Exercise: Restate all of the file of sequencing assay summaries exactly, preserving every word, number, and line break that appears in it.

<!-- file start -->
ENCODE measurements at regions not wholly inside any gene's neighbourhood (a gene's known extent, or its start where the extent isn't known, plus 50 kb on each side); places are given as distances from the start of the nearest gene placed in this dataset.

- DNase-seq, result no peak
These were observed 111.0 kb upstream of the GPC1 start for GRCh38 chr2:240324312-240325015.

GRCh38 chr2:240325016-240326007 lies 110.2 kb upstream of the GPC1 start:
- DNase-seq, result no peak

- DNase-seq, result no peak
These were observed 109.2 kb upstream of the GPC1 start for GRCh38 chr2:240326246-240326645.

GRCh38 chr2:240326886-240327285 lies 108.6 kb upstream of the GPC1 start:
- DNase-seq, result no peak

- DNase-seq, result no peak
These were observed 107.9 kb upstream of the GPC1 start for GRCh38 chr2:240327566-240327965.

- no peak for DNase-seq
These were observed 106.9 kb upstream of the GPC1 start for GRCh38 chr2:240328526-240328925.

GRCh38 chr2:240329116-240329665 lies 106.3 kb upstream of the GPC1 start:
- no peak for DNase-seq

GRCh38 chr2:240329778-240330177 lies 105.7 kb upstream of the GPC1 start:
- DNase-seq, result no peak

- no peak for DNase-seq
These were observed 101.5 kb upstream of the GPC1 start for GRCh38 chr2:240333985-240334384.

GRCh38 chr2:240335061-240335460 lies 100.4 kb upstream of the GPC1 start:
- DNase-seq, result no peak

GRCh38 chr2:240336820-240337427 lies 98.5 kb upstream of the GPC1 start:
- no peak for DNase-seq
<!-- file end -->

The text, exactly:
ENCODE measurements at regions not wholly inside any gene's neighbourhood (a gene's known extent, or its start where the extent isn't known, plus 50 kb on each side); places are given as distances from the start of the nearest gene placed in this dataset.

- DNase-seq, result no peak
These were observed 111.0 kb upstream of the GPC1 start for GRCh38 chr2:240324312-240325015.

GRCh38 chr2:240325016-240326007 lies 110.2 kb upstream of the GPC1 start:
- DNase-seq, result no peak

- DNase-seq, result no peak
These were observed 109.2 kb upstream of the GPC1 start for GRCh38 chr2:240326246-240326645.

GRCh38 chr2:240326886-240327285 lies 108.6 kb upstream of the GPC1 start:
- DNase-seq, result no peak

- DNase-seq, result no peak
These were observed 107.9 kb upstream of the GPC1 start for GRCh38 chr2:240327566-240327965.

- no peak for DNase-seq
These were observed 106.9 kb upstream of the GPC1 start for GRCh38 chr2:240328526-240328925.

GRCh38 chr2:240329116-240329665 lies 106.3 kb upstream of the GPC1 start:
- no peak for DNase-seq

GRCh38 chr2:240329778-240330177 lies 105.7 kb upstream of the GPC1 start:
- DNase-seq, result no peak

- no peak for DNase-seq
These were observed 101.5 kb upstream of the GPC1 start for GRCh38 chr2:240333985-240334384.

GRCh38 chr2:240335061-240335460 lies 100.4 kb upstream of the GPC1 start:
- DNase-seq, result no peak

GRCh38 chr2:240336820-240337427 lies 98.5 kb upstream of the GPC1 start:
- no peak for DNase-seq